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Wind energy: where the winds will take us

Mar 27, 2018

Enormous advances have been made in wind and solar energy – to the point that grid parity has now been achieved. The cost price of renewable energy is the same as for energy obtained using fossil fuels. Sustainable energy sources are set to overtake fossil fuels over the next few years. But the growing use of renewable resources also brings major challenges with it.

100 years of wind energy

Since the beginning of the 20th century, humans have been generating electricity using energy from the wind. Due to high investment costs, electricity production from wind energy was only economically viable on a small scale and in areas where there had not yet been investment in infrastructure to supply electricity.

But developments accelerated throughout the 20th century. New materials and technologies have helped us to reach the point where the cost price of wind energy is no more than that for energy derived from fossil fuels. That means we have achieved what we call grid parity. And the end is not yet in sight.

Goodbye to fossil fuels

In its New Energy Outlook report, Bloomberg reports that wind and solar energy will come to dominate the market sometime in the next fifteen years. By 2040, coal and gas power stations will only be used as back-up in many parts of the world. So, we are well on track towards a solution that is much better for the environment than burning fossil fuels.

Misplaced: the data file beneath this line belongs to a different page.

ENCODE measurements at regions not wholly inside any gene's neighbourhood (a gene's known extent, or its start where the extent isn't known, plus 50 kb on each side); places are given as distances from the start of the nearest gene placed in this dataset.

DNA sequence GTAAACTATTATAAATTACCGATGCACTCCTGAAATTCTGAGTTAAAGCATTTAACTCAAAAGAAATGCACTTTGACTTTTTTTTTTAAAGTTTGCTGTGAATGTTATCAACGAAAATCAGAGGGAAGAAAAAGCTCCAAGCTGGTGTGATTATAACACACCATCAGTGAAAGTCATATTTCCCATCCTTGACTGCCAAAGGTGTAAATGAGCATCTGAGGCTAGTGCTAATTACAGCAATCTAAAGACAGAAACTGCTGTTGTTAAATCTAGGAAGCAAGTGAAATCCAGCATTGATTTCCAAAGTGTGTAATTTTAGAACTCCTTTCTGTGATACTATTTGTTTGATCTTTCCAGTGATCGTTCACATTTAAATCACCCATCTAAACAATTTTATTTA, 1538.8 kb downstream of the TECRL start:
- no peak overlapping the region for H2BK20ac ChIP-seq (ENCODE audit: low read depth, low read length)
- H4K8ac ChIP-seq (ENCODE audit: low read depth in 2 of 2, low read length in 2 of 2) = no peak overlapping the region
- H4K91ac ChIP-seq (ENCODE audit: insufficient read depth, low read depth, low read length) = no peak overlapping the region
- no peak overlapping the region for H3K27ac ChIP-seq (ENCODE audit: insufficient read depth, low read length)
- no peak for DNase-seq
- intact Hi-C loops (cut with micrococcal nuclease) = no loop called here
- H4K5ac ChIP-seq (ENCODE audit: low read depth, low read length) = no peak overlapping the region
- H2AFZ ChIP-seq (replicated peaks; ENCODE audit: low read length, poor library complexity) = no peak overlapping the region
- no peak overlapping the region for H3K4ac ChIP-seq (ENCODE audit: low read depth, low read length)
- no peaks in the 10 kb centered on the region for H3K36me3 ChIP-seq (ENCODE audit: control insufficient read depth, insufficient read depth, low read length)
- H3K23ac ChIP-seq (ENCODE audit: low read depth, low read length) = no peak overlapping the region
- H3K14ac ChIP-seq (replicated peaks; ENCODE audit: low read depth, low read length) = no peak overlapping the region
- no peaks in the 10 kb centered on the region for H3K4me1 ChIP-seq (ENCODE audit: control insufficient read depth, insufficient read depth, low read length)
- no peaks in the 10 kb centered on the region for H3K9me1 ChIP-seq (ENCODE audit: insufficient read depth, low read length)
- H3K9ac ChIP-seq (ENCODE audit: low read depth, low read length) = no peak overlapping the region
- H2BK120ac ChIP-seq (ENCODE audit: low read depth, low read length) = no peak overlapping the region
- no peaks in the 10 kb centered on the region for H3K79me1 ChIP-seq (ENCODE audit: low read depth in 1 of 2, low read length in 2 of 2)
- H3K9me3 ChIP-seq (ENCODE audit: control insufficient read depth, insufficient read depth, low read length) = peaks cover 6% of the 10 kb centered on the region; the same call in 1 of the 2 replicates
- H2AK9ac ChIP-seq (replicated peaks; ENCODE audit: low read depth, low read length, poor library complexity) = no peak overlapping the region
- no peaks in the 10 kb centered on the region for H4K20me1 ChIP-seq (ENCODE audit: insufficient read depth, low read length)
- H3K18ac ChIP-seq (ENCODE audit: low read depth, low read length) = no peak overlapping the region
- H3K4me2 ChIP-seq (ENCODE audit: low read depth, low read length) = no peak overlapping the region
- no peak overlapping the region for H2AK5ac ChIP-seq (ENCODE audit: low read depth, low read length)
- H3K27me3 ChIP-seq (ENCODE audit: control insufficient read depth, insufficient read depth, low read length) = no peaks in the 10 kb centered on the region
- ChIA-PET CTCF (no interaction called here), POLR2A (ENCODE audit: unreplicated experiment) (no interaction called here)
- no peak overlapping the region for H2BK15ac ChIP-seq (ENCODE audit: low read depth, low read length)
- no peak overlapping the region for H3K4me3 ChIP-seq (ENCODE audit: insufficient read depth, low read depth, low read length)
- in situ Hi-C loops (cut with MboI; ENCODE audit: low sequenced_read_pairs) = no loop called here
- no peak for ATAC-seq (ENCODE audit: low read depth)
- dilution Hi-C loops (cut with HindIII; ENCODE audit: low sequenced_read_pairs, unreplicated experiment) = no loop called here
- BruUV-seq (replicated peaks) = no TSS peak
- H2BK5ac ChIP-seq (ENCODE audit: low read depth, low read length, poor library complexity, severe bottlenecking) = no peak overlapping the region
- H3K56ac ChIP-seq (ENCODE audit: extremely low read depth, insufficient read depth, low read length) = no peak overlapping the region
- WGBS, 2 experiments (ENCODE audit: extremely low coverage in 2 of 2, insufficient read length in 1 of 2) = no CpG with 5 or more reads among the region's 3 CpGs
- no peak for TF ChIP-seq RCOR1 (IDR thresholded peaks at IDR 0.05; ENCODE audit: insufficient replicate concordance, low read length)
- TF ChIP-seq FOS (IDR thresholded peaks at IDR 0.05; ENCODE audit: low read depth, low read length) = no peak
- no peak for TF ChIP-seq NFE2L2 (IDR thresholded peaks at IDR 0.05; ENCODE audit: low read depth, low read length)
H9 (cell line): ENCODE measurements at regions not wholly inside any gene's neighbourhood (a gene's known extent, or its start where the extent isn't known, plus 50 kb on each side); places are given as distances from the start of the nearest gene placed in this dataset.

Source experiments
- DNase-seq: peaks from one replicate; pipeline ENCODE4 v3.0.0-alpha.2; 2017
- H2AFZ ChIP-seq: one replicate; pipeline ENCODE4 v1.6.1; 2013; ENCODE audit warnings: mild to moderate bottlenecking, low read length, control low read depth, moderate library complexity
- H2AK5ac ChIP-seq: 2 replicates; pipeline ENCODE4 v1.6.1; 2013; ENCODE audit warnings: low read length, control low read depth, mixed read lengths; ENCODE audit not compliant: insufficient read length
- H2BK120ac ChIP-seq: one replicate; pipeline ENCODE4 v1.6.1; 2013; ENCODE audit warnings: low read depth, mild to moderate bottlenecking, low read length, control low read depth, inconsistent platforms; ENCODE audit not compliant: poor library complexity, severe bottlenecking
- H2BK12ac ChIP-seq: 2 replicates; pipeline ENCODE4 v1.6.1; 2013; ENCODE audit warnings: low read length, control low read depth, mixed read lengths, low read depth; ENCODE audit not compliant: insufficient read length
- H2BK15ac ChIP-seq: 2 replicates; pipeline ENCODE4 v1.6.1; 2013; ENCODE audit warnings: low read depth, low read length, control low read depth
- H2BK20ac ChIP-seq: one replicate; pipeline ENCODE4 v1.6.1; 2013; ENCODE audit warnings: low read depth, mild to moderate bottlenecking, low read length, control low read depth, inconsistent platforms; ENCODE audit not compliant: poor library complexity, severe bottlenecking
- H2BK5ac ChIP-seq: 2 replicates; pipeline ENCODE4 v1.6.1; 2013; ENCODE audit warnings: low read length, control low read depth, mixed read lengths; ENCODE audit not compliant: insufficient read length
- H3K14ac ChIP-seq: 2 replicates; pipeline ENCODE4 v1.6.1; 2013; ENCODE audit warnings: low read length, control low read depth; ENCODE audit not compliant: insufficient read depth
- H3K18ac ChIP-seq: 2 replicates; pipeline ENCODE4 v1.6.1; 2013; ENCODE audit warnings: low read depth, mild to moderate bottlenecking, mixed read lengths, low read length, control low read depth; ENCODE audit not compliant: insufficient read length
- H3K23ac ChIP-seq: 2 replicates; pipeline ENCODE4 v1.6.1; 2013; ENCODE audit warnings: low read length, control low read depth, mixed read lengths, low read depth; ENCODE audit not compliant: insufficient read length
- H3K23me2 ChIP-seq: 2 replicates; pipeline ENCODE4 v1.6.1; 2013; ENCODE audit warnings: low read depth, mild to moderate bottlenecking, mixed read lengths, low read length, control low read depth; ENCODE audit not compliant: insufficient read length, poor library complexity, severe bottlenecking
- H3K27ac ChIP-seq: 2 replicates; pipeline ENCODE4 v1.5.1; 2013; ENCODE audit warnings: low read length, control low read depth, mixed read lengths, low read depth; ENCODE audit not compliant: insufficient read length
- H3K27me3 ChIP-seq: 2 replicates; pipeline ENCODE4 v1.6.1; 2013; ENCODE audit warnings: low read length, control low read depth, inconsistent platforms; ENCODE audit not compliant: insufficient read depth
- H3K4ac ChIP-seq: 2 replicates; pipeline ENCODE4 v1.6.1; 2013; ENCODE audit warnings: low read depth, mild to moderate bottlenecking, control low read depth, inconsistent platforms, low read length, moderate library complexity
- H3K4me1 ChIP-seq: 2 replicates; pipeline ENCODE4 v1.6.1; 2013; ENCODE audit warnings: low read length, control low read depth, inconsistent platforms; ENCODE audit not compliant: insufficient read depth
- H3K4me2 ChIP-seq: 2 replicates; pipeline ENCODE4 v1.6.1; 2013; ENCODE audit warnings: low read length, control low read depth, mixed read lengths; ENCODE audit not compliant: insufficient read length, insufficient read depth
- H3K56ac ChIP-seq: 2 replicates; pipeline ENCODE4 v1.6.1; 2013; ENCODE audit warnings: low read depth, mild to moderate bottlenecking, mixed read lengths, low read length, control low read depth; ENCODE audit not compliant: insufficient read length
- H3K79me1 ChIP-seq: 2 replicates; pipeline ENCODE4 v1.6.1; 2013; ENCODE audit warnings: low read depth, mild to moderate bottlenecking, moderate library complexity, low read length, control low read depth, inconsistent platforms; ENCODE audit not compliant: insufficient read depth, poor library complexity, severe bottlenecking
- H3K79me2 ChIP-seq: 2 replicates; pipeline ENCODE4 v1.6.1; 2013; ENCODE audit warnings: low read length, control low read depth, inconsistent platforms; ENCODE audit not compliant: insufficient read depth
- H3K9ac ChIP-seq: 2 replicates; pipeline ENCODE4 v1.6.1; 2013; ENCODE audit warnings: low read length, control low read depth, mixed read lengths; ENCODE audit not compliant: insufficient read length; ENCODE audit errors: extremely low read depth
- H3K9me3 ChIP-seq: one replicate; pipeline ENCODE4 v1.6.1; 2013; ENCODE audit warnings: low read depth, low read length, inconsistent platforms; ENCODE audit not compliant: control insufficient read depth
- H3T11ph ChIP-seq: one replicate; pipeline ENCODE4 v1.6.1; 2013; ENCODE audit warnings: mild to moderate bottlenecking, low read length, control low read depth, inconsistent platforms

The electric revolution

Tesla is currently the most promising example of an electric vehicle. But more and more other means of transport are also becoming reliant on electricity. The transport of the future will run on electricity; that means cars, boats, motorbikes, and even aircraft. Industry too will also move towards sustainable electricity. Energy-hungry factories in the Netherlands can reduce their greenhouse emissions to zero by 2050, claims consultancy firm McKinsey in its report ‘Industry transition – mission (im)possible’. But the supply of renewable energy needs to grow enormously to meet the electrification demand of transport and industry.

Storing energy

The electrification of everything and the growth of renewable energy do bring challenges with them. Sustainable energy is dependent on weather conditions. As a result, the supply of solar and wind energy is subject to fluctuations. Currently, some power stations that run on fossil fuels are only used when the wind or sun is not strong enough to supply energy at a given moment. This can no longer be a solution if sustainable energy is to cover most of our needs.

We therefore need to be able to store energy. By storing excess energy when demand is low, electricity can still be supplied at peak times when demand exceeds supply. So, we need to be able to store energy to strike a balance in distributing sustainable energy.

There are several ways to do this, with batteries being the most well-known example. But energy can also be stored through hydropower, compressed air, thermal storage, hydrogen, or ammonia. Each method has its advantages and disadvantages. The growth of renewable energy is encouraging us to weigh up the pros and cons, so ultimately we can find the best way to store energy for the future.